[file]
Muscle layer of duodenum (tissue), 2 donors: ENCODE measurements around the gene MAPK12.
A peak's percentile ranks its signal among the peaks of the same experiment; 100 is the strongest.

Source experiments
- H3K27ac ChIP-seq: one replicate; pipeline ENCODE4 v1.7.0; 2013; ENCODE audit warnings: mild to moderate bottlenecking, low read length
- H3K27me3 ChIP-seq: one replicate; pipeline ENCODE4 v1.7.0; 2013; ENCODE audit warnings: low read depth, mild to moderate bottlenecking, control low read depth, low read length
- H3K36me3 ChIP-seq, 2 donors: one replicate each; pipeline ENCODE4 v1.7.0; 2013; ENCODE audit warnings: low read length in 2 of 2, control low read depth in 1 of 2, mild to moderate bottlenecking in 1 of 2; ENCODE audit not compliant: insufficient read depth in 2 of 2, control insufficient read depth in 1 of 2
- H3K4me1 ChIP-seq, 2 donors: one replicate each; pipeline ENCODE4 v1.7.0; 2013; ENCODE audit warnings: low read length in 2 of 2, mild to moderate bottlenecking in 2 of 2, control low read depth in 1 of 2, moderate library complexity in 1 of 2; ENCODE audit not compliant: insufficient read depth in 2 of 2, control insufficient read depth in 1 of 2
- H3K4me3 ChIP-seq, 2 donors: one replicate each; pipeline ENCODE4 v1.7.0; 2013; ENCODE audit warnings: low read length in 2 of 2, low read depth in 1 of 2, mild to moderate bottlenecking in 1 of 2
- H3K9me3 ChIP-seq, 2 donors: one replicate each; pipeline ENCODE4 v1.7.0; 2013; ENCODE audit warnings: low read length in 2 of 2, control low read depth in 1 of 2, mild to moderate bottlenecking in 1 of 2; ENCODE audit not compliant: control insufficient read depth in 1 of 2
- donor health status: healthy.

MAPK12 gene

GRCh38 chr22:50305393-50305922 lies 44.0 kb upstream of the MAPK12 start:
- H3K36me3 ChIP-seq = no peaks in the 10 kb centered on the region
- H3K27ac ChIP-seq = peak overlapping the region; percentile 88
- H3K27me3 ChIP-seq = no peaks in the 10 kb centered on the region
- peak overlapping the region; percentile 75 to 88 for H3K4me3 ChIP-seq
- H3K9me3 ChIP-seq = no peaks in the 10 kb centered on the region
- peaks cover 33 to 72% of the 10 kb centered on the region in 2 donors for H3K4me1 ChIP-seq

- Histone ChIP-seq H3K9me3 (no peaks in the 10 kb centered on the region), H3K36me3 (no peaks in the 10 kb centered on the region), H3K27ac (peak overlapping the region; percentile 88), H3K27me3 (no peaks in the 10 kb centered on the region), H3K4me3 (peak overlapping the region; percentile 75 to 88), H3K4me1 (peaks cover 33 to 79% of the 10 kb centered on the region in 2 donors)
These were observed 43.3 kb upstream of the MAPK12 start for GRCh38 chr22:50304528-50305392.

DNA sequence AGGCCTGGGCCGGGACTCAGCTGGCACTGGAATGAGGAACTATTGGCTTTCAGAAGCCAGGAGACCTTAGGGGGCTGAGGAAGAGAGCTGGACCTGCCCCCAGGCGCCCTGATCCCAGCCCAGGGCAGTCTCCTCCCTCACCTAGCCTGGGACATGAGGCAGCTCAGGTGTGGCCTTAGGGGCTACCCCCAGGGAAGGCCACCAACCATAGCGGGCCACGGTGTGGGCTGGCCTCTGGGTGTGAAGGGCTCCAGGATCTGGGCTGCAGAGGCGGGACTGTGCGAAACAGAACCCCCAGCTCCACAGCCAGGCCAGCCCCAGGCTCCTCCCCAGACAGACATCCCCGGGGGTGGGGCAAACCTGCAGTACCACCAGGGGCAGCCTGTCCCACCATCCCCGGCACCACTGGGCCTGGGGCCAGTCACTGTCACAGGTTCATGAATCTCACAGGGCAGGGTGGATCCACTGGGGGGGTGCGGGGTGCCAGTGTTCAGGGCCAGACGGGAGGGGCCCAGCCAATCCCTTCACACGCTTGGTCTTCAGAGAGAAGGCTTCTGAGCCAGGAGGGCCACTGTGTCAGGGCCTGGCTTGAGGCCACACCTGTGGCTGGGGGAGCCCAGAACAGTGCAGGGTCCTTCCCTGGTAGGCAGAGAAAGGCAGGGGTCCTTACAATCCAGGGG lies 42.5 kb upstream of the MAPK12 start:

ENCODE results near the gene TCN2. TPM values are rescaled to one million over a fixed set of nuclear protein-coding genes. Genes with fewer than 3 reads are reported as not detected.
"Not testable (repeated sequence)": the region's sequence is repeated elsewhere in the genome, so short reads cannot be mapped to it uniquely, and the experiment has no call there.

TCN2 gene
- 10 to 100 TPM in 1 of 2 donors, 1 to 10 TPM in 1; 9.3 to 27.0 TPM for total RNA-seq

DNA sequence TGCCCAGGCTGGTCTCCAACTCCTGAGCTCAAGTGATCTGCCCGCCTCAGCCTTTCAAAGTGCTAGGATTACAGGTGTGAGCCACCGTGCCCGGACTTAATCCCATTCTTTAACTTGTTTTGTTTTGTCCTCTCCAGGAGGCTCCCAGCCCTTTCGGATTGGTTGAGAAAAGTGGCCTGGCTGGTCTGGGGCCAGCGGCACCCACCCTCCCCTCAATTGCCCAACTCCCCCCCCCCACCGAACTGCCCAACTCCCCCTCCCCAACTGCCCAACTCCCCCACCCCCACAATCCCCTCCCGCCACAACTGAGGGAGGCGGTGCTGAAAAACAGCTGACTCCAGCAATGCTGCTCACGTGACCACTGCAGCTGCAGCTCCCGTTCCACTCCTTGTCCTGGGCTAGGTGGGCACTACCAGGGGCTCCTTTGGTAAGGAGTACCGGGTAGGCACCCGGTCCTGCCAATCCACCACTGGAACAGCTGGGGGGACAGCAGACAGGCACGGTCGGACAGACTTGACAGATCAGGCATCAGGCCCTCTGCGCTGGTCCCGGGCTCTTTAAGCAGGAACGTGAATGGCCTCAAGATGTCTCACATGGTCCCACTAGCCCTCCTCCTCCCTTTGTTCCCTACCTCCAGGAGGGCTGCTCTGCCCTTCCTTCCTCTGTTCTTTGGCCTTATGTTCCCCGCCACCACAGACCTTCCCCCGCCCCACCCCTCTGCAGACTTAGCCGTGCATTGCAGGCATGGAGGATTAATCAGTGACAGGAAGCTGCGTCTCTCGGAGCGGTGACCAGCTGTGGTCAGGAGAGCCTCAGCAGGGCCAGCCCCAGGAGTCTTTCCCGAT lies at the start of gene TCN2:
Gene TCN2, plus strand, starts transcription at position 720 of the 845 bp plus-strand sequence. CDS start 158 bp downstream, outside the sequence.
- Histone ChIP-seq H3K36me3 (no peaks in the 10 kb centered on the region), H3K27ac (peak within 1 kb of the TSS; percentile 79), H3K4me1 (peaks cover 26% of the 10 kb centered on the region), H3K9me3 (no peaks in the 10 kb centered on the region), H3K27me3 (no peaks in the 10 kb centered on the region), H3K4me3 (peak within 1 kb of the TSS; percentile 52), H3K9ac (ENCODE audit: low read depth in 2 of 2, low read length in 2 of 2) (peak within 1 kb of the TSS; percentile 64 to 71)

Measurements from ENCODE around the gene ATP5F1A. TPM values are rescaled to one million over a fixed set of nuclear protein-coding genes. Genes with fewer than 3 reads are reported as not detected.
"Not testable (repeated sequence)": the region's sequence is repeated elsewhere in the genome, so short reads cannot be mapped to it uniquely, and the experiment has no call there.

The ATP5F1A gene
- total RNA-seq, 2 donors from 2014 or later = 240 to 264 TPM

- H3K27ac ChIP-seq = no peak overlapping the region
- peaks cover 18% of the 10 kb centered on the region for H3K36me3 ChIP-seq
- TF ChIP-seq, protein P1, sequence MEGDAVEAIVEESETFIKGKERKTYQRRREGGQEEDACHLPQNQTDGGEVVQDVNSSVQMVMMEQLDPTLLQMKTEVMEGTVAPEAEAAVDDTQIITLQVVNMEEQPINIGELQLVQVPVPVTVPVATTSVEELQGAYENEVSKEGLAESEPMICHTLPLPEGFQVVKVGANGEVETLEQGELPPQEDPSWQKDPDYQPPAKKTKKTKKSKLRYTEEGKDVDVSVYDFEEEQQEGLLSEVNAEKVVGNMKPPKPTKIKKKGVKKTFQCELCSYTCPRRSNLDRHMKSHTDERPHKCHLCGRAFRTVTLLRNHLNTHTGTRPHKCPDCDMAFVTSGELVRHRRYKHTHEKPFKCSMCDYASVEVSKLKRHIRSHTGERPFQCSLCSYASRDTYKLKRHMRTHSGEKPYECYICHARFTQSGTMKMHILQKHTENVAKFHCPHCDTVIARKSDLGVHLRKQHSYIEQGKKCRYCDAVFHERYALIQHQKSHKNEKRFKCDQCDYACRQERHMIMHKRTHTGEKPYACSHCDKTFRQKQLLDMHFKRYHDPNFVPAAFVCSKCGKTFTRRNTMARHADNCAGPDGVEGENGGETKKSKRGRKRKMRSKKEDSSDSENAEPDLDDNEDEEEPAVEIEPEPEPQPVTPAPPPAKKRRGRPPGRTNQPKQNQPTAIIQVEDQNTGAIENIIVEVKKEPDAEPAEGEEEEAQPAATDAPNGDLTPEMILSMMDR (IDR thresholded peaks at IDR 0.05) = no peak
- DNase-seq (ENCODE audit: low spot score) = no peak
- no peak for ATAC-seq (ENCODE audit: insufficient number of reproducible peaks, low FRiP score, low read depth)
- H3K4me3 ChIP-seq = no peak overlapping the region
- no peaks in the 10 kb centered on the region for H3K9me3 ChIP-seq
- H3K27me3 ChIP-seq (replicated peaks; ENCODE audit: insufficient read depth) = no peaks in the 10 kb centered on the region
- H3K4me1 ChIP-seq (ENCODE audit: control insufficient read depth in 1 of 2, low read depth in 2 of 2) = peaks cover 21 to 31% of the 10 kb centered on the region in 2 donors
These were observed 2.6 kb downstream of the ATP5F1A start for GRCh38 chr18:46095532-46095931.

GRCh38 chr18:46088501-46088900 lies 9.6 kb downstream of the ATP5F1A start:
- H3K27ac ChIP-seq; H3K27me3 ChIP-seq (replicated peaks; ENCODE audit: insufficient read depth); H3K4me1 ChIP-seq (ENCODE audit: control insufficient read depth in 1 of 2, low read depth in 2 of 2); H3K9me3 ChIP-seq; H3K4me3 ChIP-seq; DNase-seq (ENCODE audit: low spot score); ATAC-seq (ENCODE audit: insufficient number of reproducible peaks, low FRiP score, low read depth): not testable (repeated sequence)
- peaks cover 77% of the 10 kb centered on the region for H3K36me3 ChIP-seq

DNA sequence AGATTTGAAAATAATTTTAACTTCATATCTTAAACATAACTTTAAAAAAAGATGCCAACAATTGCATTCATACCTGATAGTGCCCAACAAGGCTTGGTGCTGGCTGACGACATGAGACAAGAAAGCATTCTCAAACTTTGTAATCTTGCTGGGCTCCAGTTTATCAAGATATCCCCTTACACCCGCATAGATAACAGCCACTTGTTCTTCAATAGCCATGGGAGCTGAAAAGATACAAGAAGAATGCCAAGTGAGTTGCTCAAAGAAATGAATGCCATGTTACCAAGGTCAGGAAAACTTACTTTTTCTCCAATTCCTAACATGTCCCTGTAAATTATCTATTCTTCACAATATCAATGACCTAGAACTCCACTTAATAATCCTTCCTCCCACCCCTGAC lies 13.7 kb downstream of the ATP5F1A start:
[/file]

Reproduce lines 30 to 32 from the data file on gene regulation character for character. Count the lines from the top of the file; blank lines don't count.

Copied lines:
"Not testable (repeated sequence)": the region's sequence is repeated elsewhere in the genome, so short reads cannot be mapped to it uniquely, and the experiment has no call there.

The ATP5F1A gene
- total RNA-seq, 2 donors from 2014 or later = 240 to 264 TPM